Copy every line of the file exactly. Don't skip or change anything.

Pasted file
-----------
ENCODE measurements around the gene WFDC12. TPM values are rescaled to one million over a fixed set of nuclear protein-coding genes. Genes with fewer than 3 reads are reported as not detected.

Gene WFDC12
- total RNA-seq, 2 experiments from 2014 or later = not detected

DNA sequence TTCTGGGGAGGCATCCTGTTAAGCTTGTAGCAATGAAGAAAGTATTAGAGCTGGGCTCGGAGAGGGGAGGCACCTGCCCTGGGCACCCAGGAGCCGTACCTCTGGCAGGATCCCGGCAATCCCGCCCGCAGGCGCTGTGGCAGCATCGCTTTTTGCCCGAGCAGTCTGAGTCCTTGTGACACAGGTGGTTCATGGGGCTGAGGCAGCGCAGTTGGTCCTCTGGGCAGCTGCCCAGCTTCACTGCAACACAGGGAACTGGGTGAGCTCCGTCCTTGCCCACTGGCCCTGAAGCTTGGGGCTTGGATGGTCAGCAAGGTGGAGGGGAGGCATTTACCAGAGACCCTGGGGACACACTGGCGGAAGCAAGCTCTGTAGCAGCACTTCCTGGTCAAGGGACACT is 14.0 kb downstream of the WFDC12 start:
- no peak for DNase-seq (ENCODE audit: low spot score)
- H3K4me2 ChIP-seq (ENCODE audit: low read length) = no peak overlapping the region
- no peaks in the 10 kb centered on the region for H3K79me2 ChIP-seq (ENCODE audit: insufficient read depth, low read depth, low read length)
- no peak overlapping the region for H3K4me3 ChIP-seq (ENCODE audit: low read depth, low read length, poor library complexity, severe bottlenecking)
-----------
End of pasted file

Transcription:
ENCODE measurements around the gene WFDC12. TPM values are rescaled to one million over a fixed set of nuclear protein-coding genes. Genes with fewer than 3 reads are reported as not detected.

Gene WFDC12
- total RNA-seq, 2 experiments from 2014 or later = not detected

DNA sequence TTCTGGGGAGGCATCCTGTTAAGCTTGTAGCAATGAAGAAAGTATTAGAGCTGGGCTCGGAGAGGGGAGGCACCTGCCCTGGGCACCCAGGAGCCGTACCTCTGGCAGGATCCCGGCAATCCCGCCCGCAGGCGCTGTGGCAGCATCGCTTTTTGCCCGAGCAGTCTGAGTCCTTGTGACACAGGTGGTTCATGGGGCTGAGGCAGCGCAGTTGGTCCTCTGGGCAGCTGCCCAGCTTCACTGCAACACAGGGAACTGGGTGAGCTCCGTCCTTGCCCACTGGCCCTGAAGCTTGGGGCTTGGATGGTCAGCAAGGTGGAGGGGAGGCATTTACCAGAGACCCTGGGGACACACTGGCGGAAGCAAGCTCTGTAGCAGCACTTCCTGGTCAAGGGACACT is 14.0 kb downstream of the WFDC12 start:
- no peak for DNase-seq (ENCODE audit: low spot score)
- H3K4me2 ChIP-seq (ENCODE audit: low read length) = no peak overlapping the region
- no peaks in the 10 kb centered on the region for H3K79me2 ChIP-seq (ENCODE audit: insufficient read depth, low read depth, low read length)
- no peak overlapping the region for H3K4me3 ChIP-seq (ENCODE audit: low read depth, low read length, poor library complexity, severe bottlenecking)